New Scientist said:
"We are, effectively, looking back 2 million years and watching our ancestors chew their food," says Lee Berger.
A palaeontologist at the University of the Witwatersrand in Johannesburg, South Africa, he shot to scientific stardom in 2010 when he discovered Australopithecus sediba, one of the most remarkable fossils of the hominin lineage known to date.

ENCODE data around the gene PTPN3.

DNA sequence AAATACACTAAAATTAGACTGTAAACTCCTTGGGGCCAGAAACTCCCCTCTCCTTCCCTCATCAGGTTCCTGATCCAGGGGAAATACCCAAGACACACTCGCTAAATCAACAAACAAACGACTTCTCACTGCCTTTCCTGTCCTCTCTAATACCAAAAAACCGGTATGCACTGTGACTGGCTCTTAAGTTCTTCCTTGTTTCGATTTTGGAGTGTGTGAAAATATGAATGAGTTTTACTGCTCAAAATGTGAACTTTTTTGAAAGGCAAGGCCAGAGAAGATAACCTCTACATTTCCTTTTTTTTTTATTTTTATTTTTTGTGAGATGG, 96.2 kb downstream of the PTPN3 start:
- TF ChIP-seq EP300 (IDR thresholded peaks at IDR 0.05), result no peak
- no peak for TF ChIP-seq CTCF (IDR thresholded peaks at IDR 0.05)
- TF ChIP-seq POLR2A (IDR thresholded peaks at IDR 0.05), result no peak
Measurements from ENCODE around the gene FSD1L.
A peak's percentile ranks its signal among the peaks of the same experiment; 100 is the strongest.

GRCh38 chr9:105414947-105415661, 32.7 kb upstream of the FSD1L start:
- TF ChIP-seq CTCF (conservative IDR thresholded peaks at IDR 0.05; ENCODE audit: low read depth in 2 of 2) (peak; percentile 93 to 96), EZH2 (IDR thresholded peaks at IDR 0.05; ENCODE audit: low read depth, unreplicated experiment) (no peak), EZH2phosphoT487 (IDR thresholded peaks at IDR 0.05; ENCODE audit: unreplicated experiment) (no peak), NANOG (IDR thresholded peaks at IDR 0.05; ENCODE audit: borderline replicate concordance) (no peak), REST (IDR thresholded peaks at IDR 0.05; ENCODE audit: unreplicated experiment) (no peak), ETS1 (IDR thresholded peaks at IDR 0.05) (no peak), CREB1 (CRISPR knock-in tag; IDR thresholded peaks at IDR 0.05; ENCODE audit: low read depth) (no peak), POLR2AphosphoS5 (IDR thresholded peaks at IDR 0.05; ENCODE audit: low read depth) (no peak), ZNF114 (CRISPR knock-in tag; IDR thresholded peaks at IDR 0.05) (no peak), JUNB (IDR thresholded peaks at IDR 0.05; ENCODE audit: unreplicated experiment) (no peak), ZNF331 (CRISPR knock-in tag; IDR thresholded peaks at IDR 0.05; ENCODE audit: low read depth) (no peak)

Now he, Amanda Henry of the Max Planck Institute for Evolutionary Anthropology in Leipzig, Germany, and a team of collaborators have discovered what A. sediba ate. On the menu: bark.